Frass drop – finding clues from the poos

Kate GuthrieDetection/monitoring, Native species, Research

If you want to measure the abundance of birds in a forest you can count how many you see or record the birdsong you hear. But how do you monitor whether your predator control is increasing invertebrate diversity? As some of our larger invertebrates such as tree weta and stick insects are likely to be predated by rats, it would be useful to measure whether rat control operations have led to an increase in invertebrate numbers. Invertebrate monitoring isn’t easy however.

Massey University weta roost design.

Invertebrates aren’t easily seen and our forest insects don’t generally attract attention to themselves by making a lot of noise. Snails aren’t known to be noisy either. Pitfall traps or a general scuffle around in the leaf litter may unearth the ground-dwelling ones, but tree weta and stick insects may be lurking much higher in the forest. Weta motels tempt weta to move in where they can be more easily spotted – but it can take 2-3 years before they decide to take up residence in your carefully constructed, luxury weta accommodation.

In Europe and the US, one way that’s used to estimate abundance of tree-dwellers is to measure frass drop. It’s a posh way of saying – count the poo.

According to researchers Peter Sweetapple and Mandy Barron of Landcare Research, poo-counting hasn’t been used to any great extent with New Zealand’s arboreal invertebrates, so they put the methodology to the test for estimating tree weta, stick insects and land snails. Their research was published last year in the New Zealand Journal of Ecology.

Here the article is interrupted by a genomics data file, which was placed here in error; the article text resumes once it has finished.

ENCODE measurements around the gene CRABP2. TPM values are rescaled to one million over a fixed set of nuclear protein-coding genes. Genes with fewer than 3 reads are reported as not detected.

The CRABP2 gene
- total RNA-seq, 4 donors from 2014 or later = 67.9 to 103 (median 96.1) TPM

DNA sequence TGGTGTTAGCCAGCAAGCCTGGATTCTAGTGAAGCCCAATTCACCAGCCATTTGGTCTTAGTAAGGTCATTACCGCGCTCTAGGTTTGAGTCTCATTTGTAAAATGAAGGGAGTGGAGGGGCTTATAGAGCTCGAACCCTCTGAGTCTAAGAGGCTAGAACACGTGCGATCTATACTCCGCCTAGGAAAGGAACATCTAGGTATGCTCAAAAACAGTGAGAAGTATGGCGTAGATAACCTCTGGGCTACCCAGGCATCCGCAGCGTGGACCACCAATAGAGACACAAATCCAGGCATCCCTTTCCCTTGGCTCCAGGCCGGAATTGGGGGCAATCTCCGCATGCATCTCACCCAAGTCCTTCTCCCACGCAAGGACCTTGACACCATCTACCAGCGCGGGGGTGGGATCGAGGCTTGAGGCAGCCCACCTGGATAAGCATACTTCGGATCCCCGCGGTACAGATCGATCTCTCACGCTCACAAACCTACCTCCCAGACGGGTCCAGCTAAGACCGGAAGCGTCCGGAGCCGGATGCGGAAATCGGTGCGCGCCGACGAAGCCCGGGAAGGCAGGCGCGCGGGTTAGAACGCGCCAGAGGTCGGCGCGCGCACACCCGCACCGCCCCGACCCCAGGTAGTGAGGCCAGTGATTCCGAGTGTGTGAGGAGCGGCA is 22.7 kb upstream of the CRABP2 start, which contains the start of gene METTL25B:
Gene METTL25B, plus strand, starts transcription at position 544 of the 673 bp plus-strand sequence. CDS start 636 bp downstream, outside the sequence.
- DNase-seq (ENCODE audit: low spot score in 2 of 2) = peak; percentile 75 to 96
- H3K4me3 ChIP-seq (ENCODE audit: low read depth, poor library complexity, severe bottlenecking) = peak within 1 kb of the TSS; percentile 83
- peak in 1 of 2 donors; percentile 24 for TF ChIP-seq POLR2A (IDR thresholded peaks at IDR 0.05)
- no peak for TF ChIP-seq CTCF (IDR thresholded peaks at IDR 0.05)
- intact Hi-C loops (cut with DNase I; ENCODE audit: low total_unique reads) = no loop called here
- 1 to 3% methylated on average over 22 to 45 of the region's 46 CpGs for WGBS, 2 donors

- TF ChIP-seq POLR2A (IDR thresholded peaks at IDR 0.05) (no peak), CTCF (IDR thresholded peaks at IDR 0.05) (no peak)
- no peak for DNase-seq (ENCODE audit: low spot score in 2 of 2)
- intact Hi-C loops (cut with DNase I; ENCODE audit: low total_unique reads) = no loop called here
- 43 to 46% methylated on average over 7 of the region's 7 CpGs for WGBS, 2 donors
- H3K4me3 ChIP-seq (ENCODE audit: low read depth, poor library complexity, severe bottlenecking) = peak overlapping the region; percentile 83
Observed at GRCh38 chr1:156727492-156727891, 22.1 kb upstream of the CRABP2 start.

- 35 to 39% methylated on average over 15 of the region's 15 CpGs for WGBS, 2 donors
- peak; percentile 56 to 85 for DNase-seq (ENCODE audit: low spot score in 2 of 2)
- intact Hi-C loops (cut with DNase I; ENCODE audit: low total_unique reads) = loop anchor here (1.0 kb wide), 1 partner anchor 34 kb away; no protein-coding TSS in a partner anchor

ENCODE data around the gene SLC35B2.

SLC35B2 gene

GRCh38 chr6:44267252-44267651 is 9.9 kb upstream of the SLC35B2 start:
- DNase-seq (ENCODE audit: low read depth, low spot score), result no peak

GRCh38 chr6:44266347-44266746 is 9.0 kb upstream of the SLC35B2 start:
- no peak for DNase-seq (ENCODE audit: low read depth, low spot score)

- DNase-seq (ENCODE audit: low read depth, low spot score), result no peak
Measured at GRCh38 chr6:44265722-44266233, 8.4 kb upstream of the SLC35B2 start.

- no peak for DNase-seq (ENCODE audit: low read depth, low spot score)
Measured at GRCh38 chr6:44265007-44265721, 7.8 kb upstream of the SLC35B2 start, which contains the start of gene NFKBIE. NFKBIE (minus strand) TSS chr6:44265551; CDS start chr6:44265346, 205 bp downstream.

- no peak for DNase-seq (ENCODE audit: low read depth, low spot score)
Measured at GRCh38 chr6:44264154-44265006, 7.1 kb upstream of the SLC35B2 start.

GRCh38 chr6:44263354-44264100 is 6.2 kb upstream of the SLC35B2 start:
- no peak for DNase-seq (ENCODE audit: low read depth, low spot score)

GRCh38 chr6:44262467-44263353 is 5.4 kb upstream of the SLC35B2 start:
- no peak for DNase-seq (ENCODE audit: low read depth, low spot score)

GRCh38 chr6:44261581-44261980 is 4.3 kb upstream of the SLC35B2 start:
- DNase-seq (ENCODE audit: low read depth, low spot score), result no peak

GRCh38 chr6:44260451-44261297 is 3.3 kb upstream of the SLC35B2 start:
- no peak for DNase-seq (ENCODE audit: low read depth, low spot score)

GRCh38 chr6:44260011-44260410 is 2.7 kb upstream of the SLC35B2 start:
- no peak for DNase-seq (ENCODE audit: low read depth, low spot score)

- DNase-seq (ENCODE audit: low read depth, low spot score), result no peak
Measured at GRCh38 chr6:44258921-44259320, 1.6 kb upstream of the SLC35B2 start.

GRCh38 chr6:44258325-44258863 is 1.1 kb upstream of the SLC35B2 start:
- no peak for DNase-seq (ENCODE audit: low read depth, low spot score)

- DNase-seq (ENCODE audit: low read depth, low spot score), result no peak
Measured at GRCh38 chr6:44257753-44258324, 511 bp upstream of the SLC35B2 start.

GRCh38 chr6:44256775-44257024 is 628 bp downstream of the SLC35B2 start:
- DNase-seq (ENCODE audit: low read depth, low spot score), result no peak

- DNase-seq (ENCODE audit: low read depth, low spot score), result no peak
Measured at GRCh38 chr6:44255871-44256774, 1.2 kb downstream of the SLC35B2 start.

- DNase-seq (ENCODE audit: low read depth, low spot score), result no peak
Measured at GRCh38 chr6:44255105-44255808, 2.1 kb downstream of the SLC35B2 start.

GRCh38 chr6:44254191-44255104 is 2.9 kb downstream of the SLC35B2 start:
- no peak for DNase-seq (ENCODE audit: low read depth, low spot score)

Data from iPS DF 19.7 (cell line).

“Large arboreal invertebrates are important components of forest ecosystem food webs, but can be difficult and expensive to monitor because of their inaccessibility… We assessed the practicality of, and developed protocols for, the frass-drop method to monitor the abundance of tree weta (Hemideina crassidens), stick insects (Phasmatodea) and molluscs (Mollusca) under three tree species at two sites within a New Zealand native forest.

A native land snail, Powelliphanta traversi traversi, taken near the Buller Road entrance of Lake Papaitonga Reserve. Photo: by Mike Dickison via Wikimedia.

The good news is that the method is cheap. The other good news is that tree weta, snail and stick insect frass is easily recognised (once you know what you’re looking for).

“Raw material costs for litter trays were low ($NZ 16.60 per tray) and frass (faecal material) of all three groups was distinctive and could be easily and quickly extracted from litter samples by manual sorting. Stick insect frass drop weight varied by one to two orders of magnitude between tree species and site (21–95% occurrence), but tree weta and molluscs frass was common (65–90% occurrence) under all tree species at both sites.”

The researchers also found they obtained better results from using three trays beneath each sample tree, rather than one. The method needs some refining, they say, but it’s got to be easier than climbing trees to find the weta.

“Sampling using clusters of three trays as sampling units was more efficient than single-tray sampling at achieving target levels of power for simple site-mean indices of abundance. The method has several advantages over other low-cost methods that are currently used, but requires further validation of the relationship between frass drop and invertebrate abundance in a New Zealand context.”

Powelliphanta hochstetteri hochstetteri. Photo: Department of Conservation via Wikimedia Commons.

The full research, including a description of the methodology, is published in the New Zealand Journal of Ecology and freely available online.

Frass drop for monitoring relative abundance of large arboreal invertebrates in a New Zealand mixed beech forest (2016)